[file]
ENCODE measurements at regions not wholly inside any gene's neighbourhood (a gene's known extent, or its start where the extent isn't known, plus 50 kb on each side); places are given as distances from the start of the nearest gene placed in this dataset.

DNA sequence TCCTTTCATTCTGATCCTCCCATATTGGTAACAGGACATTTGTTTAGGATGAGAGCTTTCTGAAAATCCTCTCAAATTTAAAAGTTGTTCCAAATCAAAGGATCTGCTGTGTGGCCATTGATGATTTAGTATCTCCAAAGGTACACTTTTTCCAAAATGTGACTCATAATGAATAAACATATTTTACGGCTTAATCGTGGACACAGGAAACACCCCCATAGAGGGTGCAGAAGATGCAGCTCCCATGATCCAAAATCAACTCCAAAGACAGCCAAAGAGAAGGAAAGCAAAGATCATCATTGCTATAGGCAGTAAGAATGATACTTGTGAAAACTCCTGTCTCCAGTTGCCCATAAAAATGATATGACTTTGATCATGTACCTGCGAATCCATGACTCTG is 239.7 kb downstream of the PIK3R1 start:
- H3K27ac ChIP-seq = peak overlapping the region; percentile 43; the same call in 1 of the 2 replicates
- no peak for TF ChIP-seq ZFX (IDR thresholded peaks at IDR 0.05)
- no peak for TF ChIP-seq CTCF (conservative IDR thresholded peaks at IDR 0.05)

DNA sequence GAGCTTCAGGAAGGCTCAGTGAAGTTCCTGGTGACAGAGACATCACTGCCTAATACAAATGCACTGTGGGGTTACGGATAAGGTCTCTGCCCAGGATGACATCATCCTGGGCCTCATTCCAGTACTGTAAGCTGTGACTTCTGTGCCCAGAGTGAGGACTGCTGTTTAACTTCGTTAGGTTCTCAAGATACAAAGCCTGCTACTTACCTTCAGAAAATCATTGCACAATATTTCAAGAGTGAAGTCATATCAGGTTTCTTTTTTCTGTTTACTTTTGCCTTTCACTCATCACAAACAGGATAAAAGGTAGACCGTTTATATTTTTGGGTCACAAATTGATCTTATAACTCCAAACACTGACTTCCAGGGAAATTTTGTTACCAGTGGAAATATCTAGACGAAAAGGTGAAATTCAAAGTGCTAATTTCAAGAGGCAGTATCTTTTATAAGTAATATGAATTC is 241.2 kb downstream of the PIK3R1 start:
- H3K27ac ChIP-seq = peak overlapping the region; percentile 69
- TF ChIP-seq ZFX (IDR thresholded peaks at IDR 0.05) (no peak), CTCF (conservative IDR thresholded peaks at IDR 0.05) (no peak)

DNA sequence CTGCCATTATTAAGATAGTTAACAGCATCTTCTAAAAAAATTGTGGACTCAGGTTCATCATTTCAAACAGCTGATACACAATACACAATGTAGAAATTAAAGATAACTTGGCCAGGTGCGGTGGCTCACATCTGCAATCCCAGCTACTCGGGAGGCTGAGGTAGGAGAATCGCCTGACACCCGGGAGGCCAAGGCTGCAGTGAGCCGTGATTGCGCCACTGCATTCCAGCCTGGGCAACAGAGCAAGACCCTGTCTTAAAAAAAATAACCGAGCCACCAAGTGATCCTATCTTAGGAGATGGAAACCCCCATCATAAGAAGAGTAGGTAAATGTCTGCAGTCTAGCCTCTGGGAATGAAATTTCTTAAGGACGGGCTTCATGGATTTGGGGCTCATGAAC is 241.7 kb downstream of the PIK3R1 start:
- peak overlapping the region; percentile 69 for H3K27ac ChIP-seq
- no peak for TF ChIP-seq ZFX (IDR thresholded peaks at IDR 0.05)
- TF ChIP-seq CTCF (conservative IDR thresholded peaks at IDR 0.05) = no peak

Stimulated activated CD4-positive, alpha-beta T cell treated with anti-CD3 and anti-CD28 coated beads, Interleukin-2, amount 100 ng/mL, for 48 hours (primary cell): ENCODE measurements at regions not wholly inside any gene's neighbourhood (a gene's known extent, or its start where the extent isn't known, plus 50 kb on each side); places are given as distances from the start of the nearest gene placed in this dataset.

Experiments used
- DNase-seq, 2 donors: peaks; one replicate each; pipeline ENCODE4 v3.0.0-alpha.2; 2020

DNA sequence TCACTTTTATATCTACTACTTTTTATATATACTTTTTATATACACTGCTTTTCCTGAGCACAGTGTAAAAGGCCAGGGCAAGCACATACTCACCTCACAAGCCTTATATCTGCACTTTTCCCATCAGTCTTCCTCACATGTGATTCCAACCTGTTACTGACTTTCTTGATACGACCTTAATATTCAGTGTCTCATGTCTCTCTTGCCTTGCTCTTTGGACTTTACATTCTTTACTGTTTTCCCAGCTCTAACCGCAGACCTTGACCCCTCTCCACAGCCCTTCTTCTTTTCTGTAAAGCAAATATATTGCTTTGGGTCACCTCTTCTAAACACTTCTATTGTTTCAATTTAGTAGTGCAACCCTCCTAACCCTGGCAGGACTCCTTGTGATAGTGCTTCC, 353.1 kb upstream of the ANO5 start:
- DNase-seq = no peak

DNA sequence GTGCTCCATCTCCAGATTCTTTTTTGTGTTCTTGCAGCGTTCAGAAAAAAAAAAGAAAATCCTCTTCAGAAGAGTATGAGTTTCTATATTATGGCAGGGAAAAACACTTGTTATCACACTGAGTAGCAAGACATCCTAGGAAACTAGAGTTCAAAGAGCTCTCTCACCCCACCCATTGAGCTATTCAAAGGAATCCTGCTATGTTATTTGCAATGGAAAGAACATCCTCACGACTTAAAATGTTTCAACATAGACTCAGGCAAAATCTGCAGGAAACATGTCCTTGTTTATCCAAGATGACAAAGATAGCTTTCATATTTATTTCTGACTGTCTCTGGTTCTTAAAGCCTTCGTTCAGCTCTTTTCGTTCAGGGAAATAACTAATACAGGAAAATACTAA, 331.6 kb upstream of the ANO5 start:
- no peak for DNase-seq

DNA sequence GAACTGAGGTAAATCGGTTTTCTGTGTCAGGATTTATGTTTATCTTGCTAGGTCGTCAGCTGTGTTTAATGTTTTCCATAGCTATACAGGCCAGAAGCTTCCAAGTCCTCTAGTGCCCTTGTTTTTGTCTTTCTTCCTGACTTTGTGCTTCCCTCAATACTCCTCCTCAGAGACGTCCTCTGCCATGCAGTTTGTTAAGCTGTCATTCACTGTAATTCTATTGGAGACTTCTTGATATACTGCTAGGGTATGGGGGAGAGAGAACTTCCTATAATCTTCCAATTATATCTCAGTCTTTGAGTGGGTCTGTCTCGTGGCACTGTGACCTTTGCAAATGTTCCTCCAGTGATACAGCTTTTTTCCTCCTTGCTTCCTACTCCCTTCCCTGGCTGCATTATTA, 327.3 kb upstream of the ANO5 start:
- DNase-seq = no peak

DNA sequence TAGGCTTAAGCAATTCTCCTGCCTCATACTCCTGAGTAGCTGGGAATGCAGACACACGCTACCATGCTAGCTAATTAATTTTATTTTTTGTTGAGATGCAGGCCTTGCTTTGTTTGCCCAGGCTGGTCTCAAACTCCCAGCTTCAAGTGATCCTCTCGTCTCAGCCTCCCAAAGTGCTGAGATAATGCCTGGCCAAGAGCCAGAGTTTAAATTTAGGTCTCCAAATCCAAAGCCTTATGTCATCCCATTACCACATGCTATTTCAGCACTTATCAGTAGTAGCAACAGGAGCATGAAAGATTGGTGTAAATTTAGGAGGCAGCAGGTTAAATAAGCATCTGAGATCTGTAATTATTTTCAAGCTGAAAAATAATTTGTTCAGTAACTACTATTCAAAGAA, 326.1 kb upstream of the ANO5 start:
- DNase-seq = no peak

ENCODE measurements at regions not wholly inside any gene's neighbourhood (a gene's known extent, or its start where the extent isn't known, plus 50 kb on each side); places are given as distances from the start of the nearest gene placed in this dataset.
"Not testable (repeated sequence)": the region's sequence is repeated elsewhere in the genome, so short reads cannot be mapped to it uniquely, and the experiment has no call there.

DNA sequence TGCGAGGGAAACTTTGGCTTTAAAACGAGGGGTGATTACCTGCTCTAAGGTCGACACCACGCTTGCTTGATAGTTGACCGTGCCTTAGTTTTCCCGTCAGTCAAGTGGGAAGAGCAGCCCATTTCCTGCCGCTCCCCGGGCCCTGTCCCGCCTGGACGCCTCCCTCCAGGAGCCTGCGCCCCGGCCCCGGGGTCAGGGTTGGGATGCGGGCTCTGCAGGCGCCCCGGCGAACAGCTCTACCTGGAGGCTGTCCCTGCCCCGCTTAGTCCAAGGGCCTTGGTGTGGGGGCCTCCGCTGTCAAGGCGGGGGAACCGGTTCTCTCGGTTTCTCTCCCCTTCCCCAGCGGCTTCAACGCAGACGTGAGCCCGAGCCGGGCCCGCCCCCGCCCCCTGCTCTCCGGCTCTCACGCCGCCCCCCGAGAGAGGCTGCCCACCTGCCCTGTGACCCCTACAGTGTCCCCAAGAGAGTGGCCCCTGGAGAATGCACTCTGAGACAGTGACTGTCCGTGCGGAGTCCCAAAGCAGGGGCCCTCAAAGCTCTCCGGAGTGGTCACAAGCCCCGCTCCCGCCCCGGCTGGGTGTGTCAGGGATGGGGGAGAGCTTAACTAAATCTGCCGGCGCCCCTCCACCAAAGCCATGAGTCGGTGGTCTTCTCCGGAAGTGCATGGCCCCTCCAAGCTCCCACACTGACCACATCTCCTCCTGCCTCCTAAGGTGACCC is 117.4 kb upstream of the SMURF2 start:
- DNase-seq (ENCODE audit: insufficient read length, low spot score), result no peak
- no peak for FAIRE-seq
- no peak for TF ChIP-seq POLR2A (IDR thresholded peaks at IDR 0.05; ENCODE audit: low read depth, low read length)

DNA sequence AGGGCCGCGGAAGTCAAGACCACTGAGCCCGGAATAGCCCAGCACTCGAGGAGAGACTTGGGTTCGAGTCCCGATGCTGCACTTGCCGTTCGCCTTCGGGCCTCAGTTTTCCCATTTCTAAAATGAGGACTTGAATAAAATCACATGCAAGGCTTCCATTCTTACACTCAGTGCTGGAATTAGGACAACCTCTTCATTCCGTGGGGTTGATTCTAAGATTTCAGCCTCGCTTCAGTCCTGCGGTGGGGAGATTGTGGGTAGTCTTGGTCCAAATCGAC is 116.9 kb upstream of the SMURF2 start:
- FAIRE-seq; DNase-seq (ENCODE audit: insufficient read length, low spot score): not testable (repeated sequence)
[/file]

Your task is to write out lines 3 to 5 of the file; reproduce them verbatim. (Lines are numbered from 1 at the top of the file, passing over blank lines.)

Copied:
- H3K27ac ChIP-seq = peak overlapping the region; percentile 43; the same call in 1 of the 2 replicates
- no peak for TF ChIP-seq ZFX (IDR thresholded peaks at IDR 0.05)
- no peak for TF ChIP-seq CTCF (conservative IDR thresholded peaks at IDR 0.05)